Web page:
Howard University News Service
Roughly two-thirds of Washington D.C.’s Advisory Neighborhood Commission (ANC) seats have no candidate running for election or have candidates cruising to victory unopposed. Out of the 37 seats, Ward 1 has 26 uncontested candidates.
Commissioners discuss a wide range of policies and programs to better each ward. These community level decisions include: recreation, parking, traffic and development decisions. A commissioner who is not paid makes decisions that often times aren’t highly publicized, which may contribute to the general lack of interest in their policy-making.
Election Day brought heavy rain and strong gusts of wind into the area since dawn. At noon 201 voters had already casted their ballot at Washington Metropolitan High School.
Damon Dixon, a Ward 1 resident, casted his ballot at the Washington Metropolitan High School in the Shaw neighborhood. As a D.C. Metropolitan native, he finds it discouraging that there is a lack of participation to run and vote for ANC candidates.
“It is slightly disheartening that there isn’t more competition because if there was, it would motivate people to want to do better. If you run unopposed and you feel like you got this then you don’t have to do much for the neighborhood you represent,” said Dixon.
D.C. resident Victoria Chao casted her ballot at Banneker Recreation Center and lamented over the low visibility of the position, which leaves voters like herself feeling unaware of candidates and their platforms.
“The only reason I actually know the name of my commissioner is because I’m on a neighborhood listserv and they’ll occasionally send out emails with her name on it but otherwise I don’t really quite know what her role is,” Chao said.
Dixon shared similar sentiments, saying, “I wouldn’t be surprised that most people aren’t aware, not that interested or even know what an ANC commissioner can do. I actually lived next door to a commissioner a few years ago and I had no idea. It’s something that’s not right in your face like higher offices like mayor, senator, or chairman of the council.”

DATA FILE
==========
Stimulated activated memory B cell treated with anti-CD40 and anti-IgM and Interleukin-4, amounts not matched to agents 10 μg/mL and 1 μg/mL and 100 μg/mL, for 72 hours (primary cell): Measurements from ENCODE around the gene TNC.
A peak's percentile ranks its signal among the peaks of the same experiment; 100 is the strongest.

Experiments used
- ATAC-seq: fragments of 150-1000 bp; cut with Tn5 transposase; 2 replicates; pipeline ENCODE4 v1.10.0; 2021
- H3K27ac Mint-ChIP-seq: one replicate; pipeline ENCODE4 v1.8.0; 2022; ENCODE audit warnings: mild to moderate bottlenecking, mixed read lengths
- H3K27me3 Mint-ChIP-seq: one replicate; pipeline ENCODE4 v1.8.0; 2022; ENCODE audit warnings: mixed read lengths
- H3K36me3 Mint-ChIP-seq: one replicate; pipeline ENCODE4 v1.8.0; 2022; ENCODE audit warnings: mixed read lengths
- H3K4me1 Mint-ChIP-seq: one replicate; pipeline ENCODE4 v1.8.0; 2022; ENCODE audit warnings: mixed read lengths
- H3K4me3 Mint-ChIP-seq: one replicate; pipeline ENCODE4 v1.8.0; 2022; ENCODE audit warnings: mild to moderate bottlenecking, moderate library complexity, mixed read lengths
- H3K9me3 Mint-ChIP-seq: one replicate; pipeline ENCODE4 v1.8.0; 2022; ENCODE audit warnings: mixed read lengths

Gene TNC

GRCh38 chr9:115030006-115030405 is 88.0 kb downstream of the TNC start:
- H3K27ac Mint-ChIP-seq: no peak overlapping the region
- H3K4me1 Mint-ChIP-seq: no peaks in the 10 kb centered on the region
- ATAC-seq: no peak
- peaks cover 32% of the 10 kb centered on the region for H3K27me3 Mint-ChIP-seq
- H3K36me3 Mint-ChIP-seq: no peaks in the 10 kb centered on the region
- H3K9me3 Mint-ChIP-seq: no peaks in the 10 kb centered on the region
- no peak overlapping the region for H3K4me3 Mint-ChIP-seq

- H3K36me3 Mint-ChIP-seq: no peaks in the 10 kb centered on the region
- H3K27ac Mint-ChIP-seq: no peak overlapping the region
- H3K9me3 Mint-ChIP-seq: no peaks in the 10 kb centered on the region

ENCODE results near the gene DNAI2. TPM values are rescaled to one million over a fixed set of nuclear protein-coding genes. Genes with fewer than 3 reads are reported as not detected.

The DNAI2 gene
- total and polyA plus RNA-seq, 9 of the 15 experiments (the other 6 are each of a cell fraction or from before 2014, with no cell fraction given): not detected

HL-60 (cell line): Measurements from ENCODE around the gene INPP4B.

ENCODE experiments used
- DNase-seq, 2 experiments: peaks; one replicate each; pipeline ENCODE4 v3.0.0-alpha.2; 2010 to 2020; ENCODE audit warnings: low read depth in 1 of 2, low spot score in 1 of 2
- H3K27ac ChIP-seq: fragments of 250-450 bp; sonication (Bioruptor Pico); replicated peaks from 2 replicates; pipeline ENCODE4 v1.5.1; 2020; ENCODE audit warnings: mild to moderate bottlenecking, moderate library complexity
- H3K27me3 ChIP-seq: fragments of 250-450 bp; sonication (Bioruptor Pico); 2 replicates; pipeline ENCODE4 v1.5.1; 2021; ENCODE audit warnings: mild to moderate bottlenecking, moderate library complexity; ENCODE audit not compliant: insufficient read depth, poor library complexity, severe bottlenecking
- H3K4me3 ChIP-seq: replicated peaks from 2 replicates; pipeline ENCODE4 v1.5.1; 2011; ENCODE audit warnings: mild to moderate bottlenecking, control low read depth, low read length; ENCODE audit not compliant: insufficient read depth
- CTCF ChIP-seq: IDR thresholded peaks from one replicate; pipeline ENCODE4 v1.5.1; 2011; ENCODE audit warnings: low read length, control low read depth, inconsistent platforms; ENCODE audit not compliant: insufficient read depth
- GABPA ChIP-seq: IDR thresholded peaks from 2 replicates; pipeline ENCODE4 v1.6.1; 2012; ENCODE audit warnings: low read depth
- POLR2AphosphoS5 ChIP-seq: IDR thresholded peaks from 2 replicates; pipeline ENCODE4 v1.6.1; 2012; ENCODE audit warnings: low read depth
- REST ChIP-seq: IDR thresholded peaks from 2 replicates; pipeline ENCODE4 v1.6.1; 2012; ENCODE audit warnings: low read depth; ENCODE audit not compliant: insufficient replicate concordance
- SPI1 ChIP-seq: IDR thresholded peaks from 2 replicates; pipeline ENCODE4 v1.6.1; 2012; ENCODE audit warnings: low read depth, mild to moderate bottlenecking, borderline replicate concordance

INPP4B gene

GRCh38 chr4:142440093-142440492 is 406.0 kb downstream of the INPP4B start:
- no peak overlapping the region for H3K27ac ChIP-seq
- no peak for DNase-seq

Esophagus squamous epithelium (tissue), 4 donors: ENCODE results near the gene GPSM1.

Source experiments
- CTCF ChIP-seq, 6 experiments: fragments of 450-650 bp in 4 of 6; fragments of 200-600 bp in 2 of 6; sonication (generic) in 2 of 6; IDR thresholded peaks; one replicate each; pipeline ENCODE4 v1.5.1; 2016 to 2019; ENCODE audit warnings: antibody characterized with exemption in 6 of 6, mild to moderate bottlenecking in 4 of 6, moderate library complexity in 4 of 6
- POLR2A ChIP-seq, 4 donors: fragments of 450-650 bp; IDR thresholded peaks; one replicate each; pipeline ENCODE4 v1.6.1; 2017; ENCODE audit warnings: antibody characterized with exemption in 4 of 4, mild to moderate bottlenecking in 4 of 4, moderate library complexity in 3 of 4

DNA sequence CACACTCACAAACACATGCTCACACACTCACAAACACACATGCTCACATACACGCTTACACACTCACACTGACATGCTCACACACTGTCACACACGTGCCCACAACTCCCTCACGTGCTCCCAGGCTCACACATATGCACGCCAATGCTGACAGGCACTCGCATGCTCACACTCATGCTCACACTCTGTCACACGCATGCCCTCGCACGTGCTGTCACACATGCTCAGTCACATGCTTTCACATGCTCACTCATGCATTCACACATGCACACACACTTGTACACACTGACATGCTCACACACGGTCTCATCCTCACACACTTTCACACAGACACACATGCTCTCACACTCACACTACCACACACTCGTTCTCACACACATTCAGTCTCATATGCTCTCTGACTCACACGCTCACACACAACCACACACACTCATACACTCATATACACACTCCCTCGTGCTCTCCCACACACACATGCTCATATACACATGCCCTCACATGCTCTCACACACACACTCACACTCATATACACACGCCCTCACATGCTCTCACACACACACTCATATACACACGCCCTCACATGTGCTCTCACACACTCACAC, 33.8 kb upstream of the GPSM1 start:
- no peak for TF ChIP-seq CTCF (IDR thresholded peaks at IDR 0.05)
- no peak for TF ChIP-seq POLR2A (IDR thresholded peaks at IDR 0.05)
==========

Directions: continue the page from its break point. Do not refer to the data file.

While casting his vote at Washington Metropolitan High School, Jacob Ortiz had the same issue and felt that education may play apart in residents detachment from the position.
“I think it has a lot to do with apathy. It’s unfortunate especially when most residents in Ward 1 are people of color. It is an issue that keeps people from voting. Lots of our people don’t even know what an ANC commissioner is,” he said. “I’ve talked to people about it and a lot of folks say what’s that? It is the city’s responsibility to inform and the lack of information that’s given can attribute to residents’ disinterest.”
“Is there a problem with ANC commissioners being transparent about their jobs and what they do? Not necessarily. I worked in the bars around U Street and many ANC commissioners from the neighborhoods are pretty involved and available,” said Dixon.
Aris Payne-Tsoupros has been a Ward 1 resident for seven years and agrees with Dixon. His neighborhood is represented by Anita Norman. Payne-Tsoupros said the Howard University graduate has been very active. “I think it’s hard for someone to step up and do that but our representative Anita Norman has been pretty responsive to any requests we’ve had. So in the last since I’ve been here like seven years I’ve been pretty happy with how it’s been going,” he said.
The sleeping dog theory, which says that people aren’t involved in politics unless a policy affects them negatively, appears to be in effect in D.C. neighborhoods. Residents don’t appear to be proactive in their community unless something begins to affect them negatively. However, time can only tell what implications this will have on the midterms and beyond.